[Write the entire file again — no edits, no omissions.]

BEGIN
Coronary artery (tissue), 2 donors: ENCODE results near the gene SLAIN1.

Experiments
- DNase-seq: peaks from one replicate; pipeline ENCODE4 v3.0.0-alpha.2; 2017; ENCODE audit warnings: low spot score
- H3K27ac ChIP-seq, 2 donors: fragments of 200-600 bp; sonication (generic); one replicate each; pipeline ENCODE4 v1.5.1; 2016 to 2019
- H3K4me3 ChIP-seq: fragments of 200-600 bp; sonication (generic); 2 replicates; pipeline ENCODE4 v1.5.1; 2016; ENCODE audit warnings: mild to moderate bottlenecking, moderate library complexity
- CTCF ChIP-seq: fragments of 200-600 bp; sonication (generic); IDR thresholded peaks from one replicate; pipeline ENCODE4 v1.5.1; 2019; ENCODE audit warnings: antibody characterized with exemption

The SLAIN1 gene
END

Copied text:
Coronary artery (tissue), 2 donors: ENCODE results near the gene SLAIN1.

Experiments
- DNase-seq: peaks from one replicate; pipeline ENCODE4 v3.0.0-alpha.2; 2017; ENCODE audit warnings: low spot score
- H3K27ac ChIP-seq, 2 donors: fragments of 200-600 bp; sonication (generic); one replicate each; pipeline ENCODE4 v1.5.1; 2016 to 2019
- H3K4me3 ChIP-seq: fragments of 200-600 bp; sonication (generic); 2 replicates; pipeline ENCODE4 v1.5.1; 2016; ENCODE audit warnings: mild to moderate bottlenecking, moderate library complexity
- CTCF ChIP-seq: fragments of 200-600 bp; sonication (generic); IDR thresholded peaks from one replicate; pipeline ENCODE4 v1.5.1; 2019; ENCODE audit warnings: antibody characterized with exemption

The SLAIN1 gene